2) The comment was posted at 10:00 am. It has now been up for seven hours. In comment 12, one commenter noted the comments were "like a sewer" and tells Yglesias to monitor them --but still no redaction. And it's not until comment 125 that someone specifically takes "Michael Steele" to task.
This was Comment Number One. Not exactly hiding there, now is it?
The liberals on Yglesias' site seem to take this in stride without comment, as if it's standard operating procedure and normal course of business. This seems to underlie their claims of being oh-so-concerned about racism, doesn't it?
Also note how abusive lefties are to Obama, due to the fact he's taking a stance they don't like. For example, Comment 4:
Barack Obama Says:
March 31st, 2010 at 10:05 am
pree emptiv konsesshunz in reeturn for nothing wurked so well four helth car, im shur thell wurk
eevun bettur four enviruhmenntul polissee.
IM A REEL SMART PREZIDUNT!!!!!1!!11!
Now, were that on a right-wing blog, Yglesias and the rest of the assholes would claim it's "race-baiting" and "in ebonics." Hell, a New York Times reporter might claim it's in a "Chris Rock Voice."
But here there is no comment upon it. It's accepted as quite normal. Again -- is this because those on the left are ipso facto incapable of being racists? The guy who drops the n-bomb in comment number one would seem to disprove that thesis.
What does Yglesias intend to do, precisely, to get his toothless teabagger commenters under control?
— Ace 2.5 : 1, actually.
This president sure does transcend petty politics and show that there is no red America nor a blue America but just the United States of America.
First: The idea behind the $787 billion stimulus bill is that, if the government spends money where it is the most needed, it will create jobs and trigger economic growth. Hence, we should expect the government to invest more money in districts with higher unemployment rates.
Controlling for the percentage of the district employed in the construction industry, a proxy for the vulnerability to recession of a district, I find no statistical correlation for all relevant unemployment indicators and the allocation of funds. This suggests that unemployment is not the factor leading the awards. Also, I found no correlation between other economic indicators, such as income, and stimulus funding.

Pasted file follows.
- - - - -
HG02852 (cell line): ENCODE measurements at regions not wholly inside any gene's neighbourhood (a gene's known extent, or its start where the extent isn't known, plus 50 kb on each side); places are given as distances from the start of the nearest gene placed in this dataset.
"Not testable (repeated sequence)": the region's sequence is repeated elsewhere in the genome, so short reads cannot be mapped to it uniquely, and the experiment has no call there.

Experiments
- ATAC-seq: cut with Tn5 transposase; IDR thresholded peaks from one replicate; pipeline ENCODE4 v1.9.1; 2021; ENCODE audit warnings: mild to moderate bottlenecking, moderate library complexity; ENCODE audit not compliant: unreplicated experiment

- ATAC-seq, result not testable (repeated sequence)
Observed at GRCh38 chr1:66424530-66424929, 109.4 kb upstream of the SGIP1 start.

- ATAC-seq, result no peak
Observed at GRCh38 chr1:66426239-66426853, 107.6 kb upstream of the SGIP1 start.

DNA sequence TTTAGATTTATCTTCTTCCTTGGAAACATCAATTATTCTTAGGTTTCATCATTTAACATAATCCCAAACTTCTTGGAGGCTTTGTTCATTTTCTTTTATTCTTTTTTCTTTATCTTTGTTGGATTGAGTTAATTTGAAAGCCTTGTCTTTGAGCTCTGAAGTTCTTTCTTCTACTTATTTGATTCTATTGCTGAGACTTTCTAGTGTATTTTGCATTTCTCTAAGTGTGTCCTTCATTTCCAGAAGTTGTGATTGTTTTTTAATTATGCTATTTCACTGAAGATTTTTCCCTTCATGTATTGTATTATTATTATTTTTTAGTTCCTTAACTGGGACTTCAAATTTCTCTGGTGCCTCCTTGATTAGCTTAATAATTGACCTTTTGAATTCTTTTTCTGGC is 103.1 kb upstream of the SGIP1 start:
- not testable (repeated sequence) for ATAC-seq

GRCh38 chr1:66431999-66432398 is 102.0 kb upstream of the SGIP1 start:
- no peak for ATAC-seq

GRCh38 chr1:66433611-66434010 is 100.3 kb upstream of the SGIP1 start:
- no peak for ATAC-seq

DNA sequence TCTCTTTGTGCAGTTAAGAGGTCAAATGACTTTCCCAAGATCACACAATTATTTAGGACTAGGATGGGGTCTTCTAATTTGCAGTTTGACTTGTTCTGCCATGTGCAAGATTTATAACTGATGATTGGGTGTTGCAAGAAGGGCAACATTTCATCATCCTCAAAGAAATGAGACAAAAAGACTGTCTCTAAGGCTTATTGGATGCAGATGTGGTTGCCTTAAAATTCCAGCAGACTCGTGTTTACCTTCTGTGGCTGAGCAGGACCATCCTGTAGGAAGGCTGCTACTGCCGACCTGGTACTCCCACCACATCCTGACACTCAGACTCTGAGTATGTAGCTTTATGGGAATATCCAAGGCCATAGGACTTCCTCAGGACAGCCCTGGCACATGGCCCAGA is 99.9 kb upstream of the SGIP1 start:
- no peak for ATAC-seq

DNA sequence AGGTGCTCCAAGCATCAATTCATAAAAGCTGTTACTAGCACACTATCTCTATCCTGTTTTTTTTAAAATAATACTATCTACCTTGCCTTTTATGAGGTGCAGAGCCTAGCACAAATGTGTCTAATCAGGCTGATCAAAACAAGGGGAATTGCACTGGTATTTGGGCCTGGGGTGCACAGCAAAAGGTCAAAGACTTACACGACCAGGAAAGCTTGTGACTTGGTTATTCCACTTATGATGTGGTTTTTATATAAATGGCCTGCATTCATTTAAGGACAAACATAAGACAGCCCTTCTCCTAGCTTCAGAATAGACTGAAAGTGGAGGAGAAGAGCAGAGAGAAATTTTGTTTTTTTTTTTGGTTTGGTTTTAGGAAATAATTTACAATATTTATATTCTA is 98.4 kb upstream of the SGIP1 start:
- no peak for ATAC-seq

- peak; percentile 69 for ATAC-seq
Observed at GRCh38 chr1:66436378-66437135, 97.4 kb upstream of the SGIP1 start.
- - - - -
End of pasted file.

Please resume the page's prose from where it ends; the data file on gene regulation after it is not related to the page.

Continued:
Second: On average, Democratic districts received one-and-a-half times as many awards as Republican ones. Democratic districts also received two-and-a-half times more stimulus dollars than Republican districts ($122,127,186,509 vs. $46,139,592,26 . Republican districts also received smaller awards on average. (The average dollars awarded per Republican district is $260,675,663, while the average dollars awarded per Democratic district is $471,533,539.)
Of course, there are more Democratic districts than Republican districts in the Congress. So I checked for the correlation between political indicators and stimulus funding. I found that with the exception of the districts party affiliation (whether the districts representation was Republican or Democratic), political variables had no effect on stimulus funds allocation.
The good news here for Republican districts is (as Veronique de Rugy finds) that the stimulus funding was pretty useless anyway, costing $286,000 per job "saved or created (or funded)."
Thanks to StarChamberMaid.
— Ace Kind of weak, really, that only around half are willing to say he's earned moderate blame for an economy he's presided over for 14 months (and an economy whose major spending bills he all voted for as Senator before), but this represents positive movement (for us) on the question. Remember, the public has generally wanted to blame Bush for the economy.
Americans anxious about unemployment and the economy increasingly blame President Obama for hard times, a USA TODAY/Gallup Poll finds, amid signs of turbulence in November's midterm elections.
In the survey last Friday through Sunday, the president gets tough treatment:
Obama's standing on four key personal qualities, including being a strong and decisive leader and understanding the problems Americans face in their lives, has dipped. For the first time since the 2008 campaign, he fails to win a majority of people saying he shares their values and can manage the government effectively.
Twenty-six percent say he deserves "a great deal" of the blame for the nation's economic problems, nearly double the number who felt that way last summer. In all, half say he deserves at least a moderate amount of blame.
The blame directed at his predecessor, former president George W. Bush, hasn't eased, however: 42% now give Bush "a great deal" of blame, basically unchanged from 43% last July.
By 50%-46%, those surveyed say Obama doesn't deserve re-election.
Hmmmm... less than a majority says he "shares their values." As I was remarking in that Letterman post, that's a big problem for The One.
— Ace Decline?
It is an alarming, jaw-dropping conclusion. The U.S. standard of living, says superstar Northwestern University economist Robert Gordon in a new paper, is about to experience its slowest growth over any two-decade interval recorded since the inauguration of George Washington. Thats right, get ready for twenty years of major-league economic suckage. It is an event that would change Americas material expectations, self-identity and political landscape. Change in the worst way.
Now its not so much that the Great Recession will morph into the Long Recession. More like ease into the Great Stagnation. As Gordon calculates it, the economy will average only 2.4 percent annual real GDP growth over that span vs. 3 percent or so during the previous 20 years. On a per capita basis, the economy will grow at just a 1.5 percent average annual rate vs. 2.17 percent between 1929 and 2007.